A short story set in the Culture universe created by Iain M. Banks

It did not take Nlissa very long to fully recover from the effects of being Stored; in less than a day, she was up and about, and ready to start indulging in all the pleasures and privileges of a Cultured existence. She very quickly rediscovered various old friends, interesting acquaintances, intermittent lovers, as well as many carefree pastimes and indulgent passions, and found her eagerness for life's pleasures and excitements rekindled.

Over the next few weeks, as the Kainotophilist made its increasingly rapid way towards the Antlia galaxy, it awoke lots more people; unsurprisingly, almost everybody had asked to be unStored more-or-less as the ship arrived. The growing crowd's energy and excitement was palpable, driven by the proximity of the new galaxy and the prospect of exploring it, even with the dampening effect of what appeared to be a moderately destructive war in some parts.

In between all the partying, though, almost everybody found much time to make a study of some aspect of their new galaxy - it was something that humans liked to do, even though the Mind of the Kainotophilist, or indeed any of the GCUs, could complete in the blink of an eye - and naturally led to much healthy discussion and spirited debate.

It was almost, the Kainotophilist thought to itself, as if the Culture was coming back to life aboard this vessel.

*

"Keraki, may I interrupt you?"

The voice of the Kainotophilist came from nowhere in particular.

Keraki Nlissa leaned back from the screens and holos she had been studying, blinking rapidly. She was in the little room she had been using as a study and she had, perhaps, spent too much time huddled in front of the displays, which was probably why the ship had chosen this specific time to interrupt her.

"Yes, of course, ship," she replied politely, "Is there something specific you wanted."

"Actually, there is," the ship replied, "I want to deliver a message to you."

"A message? Who from?"

"It is from Rahanna Owhanic," the ship said gently, "She asked me to deliver it to you only when you, and I, finally reached the Antlia galaxy."

"From Rahanna? How lovely," she said, smiling broadly, "Can you show it to me?"

"Of course."

The screens that Nlissa had been studying earlier warped and twisted for a moment, then formed themselves into a single large display in front of her. The new screen lit up, showing a moving image of a tall matronly woman with long black plaited hair standing in front of an oil-painting on an easel in a sun-lit studio. Both woman and studio were entirely familiar to Nlissa; she breathed a long sigh, feeling the tension in her neck and shoulders diminish; she had not appreciated the calming influence of the other woman quite so much before, even at this distance.

"My dear Keraki," the image of Rahanna Owhanic began, "When you see this, I will be long gone; dead, my body Displaced into the core of the local star; my physical remains reduced to hot plasma which will take thousands of years to even reach to the photosphere where they might be seen. About the same amount of time which it seems it will take you to emerge from your hibernation. So we are both speaking from one another's past, as it were."

"Dearest Keraki, I have always both admired and respected your decision to travel with the Kainotophilist. I doubt I ever had the moral conviction to do what you have done, to immerse yourself in a vision of the future, a path, a mission, an environment from which there is, ultimately, no return in either a figurative or literal sense."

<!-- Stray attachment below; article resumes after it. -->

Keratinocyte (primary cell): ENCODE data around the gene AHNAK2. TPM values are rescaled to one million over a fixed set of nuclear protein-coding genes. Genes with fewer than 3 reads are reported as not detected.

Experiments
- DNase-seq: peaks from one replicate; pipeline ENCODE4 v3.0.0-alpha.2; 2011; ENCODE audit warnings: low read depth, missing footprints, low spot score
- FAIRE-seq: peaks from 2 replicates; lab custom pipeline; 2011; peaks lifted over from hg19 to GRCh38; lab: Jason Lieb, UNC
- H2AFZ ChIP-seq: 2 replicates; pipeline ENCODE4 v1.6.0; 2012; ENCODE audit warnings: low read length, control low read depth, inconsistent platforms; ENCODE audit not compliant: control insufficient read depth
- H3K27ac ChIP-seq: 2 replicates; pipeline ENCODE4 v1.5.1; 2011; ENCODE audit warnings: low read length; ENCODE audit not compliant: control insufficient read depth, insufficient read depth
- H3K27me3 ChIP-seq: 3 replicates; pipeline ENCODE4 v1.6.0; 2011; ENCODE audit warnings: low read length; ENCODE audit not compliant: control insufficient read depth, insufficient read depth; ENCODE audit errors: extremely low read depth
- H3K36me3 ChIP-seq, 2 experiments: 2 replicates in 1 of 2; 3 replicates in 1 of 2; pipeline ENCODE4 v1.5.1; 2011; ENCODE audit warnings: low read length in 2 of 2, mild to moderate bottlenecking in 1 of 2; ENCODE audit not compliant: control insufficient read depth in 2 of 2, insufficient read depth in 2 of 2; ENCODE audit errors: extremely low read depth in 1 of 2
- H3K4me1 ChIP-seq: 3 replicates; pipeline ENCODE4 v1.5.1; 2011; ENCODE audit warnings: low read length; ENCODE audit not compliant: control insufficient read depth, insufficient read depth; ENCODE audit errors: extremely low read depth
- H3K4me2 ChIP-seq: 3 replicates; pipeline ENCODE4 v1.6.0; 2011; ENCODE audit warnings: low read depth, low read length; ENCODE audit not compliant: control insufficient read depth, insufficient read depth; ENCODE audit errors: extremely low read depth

Nlissa froze, something in the other woman's words biting deep within her.

"I sincerely hope that you, and all the wonderful companions you have described to me in your letters, have the time of your lives in your new home galaxy, that you find fascinating and awe-inspiring artifacts, Contact interesting and unique civilizations, and grow and prosper as a new version of the Culture. But, most of all, I hope you find yourself fulfilled, that you personally find what you have long been seeking in your life - even if you don't know what that is right now."

"Still, I have a premonition, a presentiment - no matter how silly that sounds. Nonetheless, I feel certain that you, and all those aboard the Kainotophilist will be forced to make an important moral choice. A choice between doing what is best for others and what is safest for yourselves. If I am right, I urge you to consider carefully the implications of the choice you make and to listen to your heart above all."

"I will always love and respect you, even at this great gulf of space and time. Fare well, my dear."

The screen flickered off and disappeared. Nlissa was silent, thoughtful for a long moment.

"Ship," she said eventually, "Is there a moral choice to be made? Something you haven't yet made public knowledge?"

The ship made a sound like a cough.

"Well, actually, there might be," the voice of the Kainotophilist said, sounding hesitant, "All this weapons-blink I mentioned, it is occurring all over the place. The weapons systems have very different signatures, none of which look exceptionally sophisticated - certainly, even a GCU would be capable of more destruction with much less visible splash. And, there’s only ever one kind of weapon system in use in any particular volume, judging from the signatures, so different groups aren’t shooting at each other."

"So what?" she demanded.

"So, I don't think this is a war," the ship replied, sounding even more uneasy, "I think the inhabitants of this galaxy are struggling with a very widespread and particularly aggressive Hegemonising Swarm."

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